Does the EICAR antivirus test work on antivirus scanners for Linux? The EICAR test is described in more detail here: http://en.wikipedia.org/wiki/EICAR_test_file

The reason I ask is that it requests the EICAR file to be a .COM file, which is specific to Microsoft as far as I am aware. Should Linux antivirus software still pick this up though since it is a standardized test?

2 Answers 2


Yes Linux AV such as Sophos check for and find EICAR. EICAR is a test file with a known signature used to establish the fact that your signature-based AV is working. Many certifiers require a positive result for that test.


EICAR is so simple it doesn't need any Windows COM files or anything !

Have you actually looked at the EICAR code ? Its all self contained in one tiny file.

As for

why would Linux antivirus need to look for a Windows virus?

Lots of people use Linux machines as servers (mail,web,file etc.) ... all of which may serve Windows clients. Seems fairly obvious to me why you would want an AV scanner with a decent detection library.

Quite frankly, I would publicly name and shame any anti-virus software that only detects linux "viruses" ... it would be a waste of space and resources on your Linux machine.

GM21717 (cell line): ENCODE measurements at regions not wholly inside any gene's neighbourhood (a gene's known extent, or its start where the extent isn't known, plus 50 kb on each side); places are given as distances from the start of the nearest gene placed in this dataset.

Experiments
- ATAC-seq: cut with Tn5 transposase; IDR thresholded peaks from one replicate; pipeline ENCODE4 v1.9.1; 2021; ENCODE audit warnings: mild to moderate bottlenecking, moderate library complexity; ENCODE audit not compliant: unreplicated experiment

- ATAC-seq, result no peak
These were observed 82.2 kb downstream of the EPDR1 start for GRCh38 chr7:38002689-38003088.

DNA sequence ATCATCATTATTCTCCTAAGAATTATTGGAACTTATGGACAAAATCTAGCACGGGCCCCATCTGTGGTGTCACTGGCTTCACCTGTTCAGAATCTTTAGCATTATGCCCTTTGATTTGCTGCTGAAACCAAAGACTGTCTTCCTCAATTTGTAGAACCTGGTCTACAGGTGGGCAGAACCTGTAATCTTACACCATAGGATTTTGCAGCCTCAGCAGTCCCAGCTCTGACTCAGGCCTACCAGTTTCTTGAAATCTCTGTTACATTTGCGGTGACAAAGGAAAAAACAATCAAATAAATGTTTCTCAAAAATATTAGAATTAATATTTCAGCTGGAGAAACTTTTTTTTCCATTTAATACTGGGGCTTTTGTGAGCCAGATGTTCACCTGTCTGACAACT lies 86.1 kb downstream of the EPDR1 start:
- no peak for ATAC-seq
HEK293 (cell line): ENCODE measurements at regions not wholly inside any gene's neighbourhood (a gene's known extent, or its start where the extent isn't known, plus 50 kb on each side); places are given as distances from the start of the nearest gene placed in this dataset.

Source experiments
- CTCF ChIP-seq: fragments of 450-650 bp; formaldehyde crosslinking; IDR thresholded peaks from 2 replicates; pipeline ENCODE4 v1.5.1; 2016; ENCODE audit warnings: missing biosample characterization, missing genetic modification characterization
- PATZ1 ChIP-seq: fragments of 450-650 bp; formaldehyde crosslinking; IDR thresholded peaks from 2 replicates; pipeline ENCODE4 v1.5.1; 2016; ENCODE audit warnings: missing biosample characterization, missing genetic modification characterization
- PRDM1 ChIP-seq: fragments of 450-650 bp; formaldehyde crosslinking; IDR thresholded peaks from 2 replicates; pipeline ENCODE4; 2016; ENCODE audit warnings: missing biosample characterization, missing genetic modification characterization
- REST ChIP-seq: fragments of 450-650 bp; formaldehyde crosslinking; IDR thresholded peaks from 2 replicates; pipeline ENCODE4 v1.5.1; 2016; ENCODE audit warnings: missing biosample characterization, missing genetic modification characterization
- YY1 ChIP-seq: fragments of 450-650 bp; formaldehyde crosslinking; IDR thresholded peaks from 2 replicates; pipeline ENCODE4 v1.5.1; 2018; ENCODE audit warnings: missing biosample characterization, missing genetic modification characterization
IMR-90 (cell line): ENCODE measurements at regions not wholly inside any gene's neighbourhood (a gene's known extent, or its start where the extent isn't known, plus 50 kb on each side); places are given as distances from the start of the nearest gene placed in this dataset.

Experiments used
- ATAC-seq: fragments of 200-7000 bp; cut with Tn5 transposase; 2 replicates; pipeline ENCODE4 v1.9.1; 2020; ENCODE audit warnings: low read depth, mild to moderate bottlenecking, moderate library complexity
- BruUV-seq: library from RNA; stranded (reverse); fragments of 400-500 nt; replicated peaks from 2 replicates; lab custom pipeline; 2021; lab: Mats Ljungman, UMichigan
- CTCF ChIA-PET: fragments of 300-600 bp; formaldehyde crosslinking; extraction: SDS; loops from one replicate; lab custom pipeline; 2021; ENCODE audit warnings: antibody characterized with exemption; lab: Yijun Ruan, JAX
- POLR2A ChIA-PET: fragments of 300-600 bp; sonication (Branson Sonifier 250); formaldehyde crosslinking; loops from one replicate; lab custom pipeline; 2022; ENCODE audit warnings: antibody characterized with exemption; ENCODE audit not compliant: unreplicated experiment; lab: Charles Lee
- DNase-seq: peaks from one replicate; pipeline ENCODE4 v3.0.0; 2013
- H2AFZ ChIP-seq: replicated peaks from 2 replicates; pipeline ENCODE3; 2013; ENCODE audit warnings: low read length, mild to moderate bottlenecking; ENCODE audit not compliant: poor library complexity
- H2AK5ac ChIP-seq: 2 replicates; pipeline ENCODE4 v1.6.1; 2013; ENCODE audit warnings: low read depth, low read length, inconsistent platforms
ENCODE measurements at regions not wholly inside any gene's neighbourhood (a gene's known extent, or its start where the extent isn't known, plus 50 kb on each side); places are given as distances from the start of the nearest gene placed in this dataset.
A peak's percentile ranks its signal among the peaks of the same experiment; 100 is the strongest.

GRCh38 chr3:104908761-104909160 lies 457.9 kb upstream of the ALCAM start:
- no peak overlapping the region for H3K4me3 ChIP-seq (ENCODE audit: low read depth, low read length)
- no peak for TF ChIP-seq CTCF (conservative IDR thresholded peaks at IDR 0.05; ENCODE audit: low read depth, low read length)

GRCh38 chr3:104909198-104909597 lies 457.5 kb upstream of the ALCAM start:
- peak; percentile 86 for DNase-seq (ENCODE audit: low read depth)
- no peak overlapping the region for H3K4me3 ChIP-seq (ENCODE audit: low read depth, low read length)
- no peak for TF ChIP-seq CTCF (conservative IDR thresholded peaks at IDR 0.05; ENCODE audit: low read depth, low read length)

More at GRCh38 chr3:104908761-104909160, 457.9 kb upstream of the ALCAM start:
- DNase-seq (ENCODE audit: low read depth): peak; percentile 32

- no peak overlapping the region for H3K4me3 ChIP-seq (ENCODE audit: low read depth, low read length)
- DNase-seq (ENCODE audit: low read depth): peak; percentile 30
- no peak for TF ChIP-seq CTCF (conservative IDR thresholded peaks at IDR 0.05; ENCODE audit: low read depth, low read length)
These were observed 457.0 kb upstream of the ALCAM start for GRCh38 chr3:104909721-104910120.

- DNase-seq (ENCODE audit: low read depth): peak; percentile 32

• The .COM file is the EICAR test itself (name it eicar.com). As quoted from the Wikipedia article: The file is a text file of either 68 or 70 bytes that is a legitimate executable file called a COM file that can be run by Microsoft operating systems and some work-alikes (except for 64-bit due to 16-bit limitations), including OS/2.
    – Jonathan
    Aug 4, 2014 at 17:32
  • Yes,but you worded your question as if it relied upon third-party COM files. That's the point I was making. In the end, a COM is nothing but compiled code, which in the case of EICAR is likely to look very similar in source form, as you can see on the EICAR website.
    – user3083
    Aug 4, 2014 at 17:33
  • 3
    "COM", in this case, does not refer to the "component object model". Rather, it refers to the "command" executable file format, a very simple program format used in the MS-DOS days. This is how the EICAR code can be made so small: it doesn't need a PE header or anything.
    – Mark
    Sep 13, 2014 at 1:30

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